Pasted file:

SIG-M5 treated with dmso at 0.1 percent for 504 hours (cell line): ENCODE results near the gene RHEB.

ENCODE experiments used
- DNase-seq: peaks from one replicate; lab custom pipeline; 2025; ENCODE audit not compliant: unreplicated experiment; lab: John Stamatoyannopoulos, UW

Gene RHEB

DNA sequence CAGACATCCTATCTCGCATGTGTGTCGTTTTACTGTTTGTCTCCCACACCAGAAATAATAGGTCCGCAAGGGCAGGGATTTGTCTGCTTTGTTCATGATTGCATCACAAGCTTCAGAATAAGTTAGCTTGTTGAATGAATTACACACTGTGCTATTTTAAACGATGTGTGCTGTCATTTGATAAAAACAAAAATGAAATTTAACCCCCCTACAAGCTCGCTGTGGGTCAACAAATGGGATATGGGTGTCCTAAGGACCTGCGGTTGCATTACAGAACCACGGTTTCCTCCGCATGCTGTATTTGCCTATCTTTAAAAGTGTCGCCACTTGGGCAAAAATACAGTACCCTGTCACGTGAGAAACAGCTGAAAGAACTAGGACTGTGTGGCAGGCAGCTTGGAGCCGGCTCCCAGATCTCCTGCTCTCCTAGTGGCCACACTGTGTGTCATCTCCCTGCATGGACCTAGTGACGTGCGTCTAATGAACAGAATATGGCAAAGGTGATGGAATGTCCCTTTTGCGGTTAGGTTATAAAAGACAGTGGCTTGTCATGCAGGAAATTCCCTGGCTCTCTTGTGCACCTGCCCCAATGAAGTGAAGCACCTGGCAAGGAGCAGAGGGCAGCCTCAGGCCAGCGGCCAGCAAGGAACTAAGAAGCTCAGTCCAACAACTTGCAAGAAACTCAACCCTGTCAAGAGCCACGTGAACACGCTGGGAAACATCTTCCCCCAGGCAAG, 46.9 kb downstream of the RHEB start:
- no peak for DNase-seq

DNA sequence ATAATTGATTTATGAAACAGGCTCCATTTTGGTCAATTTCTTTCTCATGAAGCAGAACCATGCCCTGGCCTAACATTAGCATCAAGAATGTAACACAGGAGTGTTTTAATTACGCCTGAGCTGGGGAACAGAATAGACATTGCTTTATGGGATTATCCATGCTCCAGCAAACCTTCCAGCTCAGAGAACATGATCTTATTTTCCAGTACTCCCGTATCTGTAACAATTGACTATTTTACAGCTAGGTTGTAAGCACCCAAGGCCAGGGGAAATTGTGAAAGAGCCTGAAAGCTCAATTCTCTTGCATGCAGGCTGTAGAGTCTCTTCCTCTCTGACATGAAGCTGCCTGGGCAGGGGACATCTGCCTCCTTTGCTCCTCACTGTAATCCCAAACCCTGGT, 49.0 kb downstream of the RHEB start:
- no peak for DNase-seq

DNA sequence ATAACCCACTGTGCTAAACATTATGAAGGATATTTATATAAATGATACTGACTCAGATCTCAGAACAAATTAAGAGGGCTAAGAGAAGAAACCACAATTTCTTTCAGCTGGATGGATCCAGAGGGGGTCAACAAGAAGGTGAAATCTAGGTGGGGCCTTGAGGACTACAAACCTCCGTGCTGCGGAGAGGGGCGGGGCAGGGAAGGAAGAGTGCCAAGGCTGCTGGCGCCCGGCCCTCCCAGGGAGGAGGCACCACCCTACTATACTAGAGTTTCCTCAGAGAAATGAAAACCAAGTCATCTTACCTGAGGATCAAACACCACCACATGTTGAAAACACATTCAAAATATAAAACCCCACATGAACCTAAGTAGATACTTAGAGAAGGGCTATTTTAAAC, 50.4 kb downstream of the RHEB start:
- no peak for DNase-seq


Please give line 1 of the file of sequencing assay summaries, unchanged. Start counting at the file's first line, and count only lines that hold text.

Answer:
SIG-M5 treated with dmso at 0.1 percent for 504 hours (cell line): ENCODE results near the gene RHEB.